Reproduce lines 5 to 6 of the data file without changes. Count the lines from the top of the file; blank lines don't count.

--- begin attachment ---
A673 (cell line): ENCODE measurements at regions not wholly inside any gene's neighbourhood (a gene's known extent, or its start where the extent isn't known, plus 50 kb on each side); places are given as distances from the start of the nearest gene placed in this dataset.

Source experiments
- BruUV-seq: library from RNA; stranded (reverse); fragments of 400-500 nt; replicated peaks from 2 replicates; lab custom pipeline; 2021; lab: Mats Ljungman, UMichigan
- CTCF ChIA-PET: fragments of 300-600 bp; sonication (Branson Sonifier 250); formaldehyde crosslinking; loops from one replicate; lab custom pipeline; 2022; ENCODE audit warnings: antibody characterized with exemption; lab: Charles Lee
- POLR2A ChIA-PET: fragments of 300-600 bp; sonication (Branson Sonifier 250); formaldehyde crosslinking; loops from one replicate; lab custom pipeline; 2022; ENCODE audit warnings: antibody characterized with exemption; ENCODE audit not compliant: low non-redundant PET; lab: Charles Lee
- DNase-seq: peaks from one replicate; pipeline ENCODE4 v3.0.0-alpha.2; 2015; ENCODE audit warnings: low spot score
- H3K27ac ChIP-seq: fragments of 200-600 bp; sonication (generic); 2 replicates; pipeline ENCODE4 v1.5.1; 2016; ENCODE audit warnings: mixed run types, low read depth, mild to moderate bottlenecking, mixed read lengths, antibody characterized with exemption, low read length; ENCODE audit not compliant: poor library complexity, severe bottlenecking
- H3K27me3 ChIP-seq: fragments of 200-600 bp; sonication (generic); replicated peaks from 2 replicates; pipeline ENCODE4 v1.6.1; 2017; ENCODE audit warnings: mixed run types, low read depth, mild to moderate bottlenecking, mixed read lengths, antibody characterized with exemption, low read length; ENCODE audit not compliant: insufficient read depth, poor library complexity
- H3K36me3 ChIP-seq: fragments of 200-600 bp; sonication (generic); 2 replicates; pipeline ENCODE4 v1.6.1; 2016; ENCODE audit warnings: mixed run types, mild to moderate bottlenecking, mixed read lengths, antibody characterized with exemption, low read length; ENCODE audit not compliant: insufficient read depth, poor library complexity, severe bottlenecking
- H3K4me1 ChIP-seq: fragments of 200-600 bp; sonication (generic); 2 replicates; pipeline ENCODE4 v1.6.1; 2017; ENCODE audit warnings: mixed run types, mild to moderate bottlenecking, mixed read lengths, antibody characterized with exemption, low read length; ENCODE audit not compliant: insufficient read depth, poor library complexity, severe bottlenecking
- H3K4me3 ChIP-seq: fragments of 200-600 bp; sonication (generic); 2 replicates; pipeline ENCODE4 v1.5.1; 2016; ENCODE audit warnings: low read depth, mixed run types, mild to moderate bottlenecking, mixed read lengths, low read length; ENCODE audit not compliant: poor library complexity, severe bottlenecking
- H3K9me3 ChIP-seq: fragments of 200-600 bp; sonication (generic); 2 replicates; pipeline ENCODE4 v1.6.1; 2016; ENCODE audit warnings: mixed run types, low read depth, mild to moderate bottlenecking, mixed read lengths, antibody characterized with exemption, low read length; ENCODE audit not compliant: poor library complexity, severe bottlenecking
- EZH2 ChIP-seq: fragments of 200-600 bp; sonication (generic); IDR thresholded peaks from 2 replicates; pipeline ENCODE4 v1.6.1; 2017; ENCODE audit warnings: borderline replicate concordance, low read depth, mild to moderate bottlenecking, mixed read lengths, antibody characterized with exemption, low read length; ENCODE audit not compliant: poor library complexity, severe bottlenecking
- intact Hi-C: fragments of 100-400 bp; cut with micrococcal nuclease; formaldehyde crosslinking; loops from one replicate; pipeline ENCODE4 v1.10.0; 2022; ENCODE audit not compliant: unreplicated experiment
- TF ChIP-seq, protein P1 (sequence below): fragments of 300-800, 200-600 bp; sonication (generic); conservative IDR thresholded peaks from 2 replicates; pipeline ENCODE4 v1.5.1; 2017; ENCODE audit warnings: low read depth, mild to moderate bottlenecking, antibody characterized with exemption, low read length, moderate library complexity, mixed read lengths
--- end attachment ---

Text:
- POLR2A ChIA-PET: fragments of 300-600 bp; sonication (Branson Sonifier 250); formaldehyde crosslinking; loops from one replicate; lab custom pipeline; 2022; ENCODE audit warnings: antibody characterized with exemption; ENCODE audit not compliant: low non-redundant PET; lab: Charles Lee
- DNase-seq: peaks from one replicate; pipeline ENCODE4 v3.0.0-alpha.2; 2015; ENCODE audit warnings: low spot score